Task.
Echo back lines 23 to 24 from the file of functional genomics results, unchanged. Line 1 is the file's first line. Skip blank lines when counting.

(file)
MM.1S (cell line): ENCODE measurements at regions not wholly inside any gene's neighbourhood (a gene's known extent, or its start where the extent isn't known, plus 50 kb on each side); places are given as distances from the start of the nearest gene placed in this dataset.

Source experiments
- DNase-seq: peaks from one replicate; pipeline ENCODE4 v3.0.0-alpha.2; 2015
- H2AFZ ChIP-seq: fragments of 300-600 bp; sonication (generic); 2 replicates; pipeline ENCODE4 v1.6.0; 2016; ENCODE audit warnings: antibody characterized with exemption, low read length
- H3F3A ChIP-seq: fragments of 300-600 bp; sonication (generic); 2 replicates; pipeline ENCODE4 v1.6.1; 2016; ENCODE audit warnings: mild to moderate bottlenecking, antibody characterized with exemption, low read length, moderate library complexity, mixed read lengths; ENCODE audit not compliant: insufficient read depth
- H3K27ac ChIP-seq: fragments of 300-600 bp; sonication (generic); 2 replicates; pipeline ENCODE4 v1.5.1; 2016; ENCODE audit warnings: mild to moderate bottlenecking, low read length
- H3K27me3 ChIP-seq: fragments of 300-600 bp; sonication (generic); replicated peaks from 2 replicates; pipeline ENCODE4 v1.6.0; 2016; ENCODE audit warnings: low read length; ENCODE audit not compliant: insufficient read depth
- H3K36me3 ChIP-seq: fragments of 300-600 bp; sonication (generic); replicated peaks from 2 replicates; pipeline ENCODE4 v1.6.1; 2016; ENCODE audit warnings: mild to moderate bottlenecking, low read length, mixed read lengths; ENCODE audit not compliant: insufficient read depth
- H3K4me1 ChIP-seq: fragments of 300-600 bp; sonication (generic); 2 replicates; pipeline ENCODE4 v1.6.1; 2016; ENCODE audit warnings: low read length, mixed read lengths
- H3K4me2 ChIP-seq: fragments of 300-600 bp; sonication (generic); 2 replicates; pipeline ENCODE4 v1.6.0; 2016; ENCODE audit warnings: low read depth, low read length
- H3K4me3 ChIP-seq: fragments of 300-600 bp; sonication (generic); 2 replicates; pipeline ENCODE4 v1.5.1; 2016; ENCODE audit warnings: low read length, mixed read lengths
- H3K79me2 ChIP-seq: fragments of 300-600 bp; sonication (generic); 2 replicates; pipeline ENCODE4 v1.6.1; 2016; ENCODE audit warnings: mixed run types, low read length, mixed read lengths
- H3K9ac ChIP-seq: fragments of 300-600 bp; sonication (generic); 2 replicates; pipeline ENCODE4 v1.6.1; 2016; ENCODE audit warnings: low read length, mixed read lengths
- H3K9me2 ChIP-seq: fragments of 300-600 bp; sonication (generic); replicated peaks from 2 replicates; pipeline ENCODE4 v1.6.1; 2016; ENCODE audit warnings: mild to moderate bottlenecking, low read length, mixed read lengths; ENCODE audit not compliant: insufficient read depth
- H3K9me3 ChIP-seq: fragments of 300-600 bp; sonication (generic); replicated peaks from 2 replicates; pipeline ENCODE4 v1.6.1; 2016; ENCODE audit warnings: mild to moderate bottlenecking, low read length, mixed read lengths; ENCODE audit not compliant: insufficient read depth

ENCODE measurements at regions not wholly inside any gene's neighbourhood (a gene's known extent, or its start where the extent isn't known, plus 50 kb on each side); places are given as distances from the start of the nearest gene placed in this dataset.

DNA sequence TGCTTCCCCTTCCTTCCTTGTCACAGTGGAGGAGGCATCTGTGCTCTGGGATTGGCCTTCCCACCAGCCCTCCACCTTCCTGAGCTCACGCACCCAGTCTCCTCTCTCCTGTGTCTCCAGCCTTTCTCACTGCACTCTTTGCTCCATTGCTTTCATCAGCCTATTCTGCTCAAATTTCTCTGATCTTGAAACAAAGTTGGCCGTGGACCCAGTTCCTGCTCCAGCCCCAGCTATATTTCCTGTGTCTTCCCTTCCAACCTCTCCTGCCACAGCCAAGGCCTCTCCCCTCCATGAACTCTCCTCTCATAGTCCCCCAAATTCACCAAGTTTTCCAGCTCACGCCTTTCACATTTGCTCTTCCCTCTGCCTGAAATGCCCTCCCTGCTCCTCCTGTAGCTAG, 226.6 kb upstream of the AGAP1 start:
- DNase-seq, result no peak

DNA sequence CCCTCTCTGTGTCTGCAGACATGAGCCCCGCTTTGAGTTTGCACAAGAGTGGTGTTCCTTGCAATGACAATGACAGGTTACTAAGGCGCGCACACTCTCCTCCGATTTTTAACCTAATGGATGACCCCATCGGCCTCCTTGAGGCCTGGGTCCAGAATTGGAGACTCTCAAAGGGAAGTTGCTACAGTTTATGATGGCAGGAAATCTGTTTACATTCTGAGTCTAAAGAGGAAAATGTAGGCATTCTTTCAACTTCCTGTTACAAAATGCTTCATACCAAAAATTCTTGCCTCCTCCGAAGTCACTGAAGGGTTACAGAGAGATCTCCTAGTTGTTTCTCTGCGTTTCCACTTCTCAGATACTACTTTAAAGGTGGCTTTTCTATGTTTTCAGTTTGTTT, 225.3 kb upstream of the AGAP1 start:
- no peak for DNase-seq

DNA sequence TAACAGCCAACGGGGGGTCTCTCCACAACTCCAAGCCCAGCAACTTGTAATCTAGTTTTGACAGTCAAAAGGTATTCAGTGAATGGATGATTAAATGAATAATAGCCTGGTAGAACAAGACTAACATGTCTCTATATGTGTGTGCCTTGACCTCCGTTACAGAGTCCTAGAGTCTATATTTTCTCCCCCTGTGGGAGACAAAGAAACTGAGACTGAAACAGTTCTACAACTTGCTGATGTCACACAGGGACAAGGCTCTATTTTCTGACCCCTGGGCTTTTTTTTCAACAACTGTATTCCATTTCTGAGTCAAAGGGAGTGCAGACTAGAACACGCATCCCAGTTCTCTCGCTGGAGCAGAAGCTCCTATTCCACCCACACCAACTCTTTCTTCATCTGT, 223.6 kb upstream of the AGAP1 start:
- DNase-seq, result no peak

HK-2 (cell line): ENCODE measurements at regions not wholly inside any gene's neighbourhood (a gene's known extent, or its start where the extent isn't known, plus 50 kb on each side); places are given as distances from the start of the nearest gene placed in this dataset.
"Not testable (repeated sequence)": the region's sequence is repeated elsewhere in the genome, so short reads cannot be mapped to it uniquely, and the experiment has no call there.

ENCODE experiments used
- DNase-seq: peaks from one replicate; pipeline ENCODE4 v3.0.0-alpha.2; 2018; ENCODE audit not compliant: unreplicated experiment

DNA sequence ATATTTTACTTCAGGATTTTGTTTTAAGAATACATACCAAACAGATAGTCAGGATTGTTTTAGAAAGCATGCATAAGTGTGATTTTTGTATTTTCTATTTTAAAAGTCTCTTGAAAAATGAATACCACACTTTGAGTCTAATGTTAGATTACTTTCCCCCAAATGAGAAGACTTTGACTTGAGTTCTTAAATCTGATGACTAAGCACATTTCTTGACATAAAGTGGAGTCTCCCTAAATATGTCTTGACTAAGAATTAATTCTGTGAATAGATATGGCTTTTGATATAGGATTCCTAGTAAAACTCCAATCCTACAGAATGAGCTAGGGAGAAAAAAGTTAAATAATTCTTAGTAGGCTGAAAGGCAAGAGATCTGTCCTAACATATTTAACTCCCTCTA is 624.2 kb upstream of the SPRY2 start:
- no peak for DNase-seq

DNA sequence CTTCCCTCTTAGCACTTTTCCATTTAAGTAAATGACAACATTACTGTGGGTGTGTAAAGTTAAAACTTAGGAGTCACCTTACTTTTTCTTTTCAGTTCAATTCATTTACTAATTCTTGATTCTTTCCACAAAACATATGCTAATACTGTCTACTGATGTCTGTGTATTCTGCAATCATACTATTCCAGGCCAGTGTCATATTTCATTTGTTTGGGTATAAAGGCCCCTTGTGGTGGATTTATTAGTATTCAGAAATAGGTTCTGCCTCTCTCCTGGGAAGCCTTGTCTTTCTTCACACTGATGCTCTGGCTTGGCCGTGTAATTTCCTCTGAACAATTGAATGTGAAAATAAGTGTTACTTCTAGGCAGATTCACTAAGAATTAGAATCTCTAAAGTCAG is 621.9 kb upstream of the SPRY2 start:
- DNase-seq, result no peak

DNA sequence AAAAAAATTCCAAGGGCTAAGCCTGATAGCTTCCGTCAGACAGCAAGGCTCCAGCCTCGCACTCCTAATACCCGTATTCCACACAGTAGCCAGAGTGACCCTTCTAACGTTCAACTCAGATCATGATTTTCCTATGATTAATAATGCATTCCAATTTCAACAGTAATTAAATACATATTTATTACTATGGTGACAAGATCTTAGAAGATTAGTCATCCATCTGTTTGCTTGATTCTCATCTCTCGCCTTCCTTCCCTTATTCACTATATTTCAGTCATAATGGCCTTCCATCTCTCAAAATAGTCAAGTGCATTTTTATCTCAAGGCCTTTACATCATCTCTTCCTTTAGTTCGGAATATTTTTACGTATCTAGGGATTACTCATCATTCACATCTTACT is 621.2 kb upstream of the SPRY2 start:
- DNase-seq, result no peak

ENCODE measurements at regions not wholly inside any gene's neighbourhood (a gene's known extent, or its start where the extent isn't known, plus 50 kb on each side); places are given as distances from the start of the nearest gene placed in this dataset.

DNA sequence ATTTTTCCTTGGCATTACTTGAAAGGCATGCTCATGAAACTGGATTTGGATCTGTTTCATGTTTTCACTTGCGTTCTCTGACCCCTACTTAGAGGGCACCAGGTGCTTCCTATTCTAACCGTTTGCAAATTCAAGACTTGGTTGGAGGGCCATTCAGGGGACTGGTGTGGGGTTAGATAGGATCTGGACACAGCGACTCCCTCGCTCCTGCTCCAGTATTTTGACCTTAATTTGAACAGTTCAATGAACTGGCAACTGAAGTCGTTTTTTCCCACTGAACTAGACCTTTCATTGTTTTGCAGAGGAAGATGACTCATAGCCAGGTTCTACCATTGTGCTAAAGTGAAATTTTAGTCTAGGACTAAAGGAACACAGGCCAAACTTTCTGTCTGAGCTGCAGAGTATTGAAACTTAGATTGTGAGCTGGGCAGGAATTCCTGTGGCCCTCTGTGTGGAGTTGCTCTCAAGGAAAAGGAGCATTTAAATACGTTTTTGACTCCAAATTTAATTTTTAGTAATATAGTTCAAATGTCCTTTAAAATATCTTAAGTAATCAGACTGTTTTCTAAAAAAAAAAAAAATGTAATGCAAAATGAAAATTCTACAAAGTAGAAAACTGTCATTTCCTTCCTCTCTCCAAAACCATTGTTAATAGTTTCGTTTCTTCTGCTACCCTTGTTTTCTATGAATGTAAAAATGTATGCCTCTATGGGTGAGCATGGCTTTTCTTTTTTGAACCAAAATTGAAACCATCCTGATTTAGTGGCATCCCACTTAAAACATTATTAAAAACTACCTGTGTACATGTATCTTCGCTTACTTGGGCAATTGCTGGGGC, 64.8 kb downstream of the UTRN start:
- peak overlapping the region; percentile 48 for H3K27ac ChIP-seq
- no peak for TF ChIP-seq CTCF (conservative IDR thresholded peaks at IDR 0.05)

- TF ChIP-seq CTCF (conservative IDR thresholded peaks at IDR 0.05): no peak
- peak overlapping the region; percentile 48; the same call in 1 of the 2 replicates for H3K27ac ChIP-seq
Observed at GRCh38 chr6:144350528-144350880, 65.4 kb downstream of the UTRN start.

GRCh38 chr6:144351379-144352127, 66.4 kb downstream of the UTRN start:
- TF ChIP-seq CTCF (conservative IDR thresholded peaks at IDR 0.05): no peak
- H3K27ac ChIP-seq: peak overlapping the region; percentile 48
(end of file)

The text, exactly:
HK-2 (cell line): ENCODE measurements at regions not wholly inside any gene's neighbourhood (a gene's known extent, or its start where the extent isn't known, plus 50 kb on each side); places are given as distances from the start of the nearest gene placed in this dataset.
"Not testable (repeated sequence)": the region's sequence is repeated elsewhere in the genome, so short reads cannot be mapped to it uniquely, and the experiment has no call there.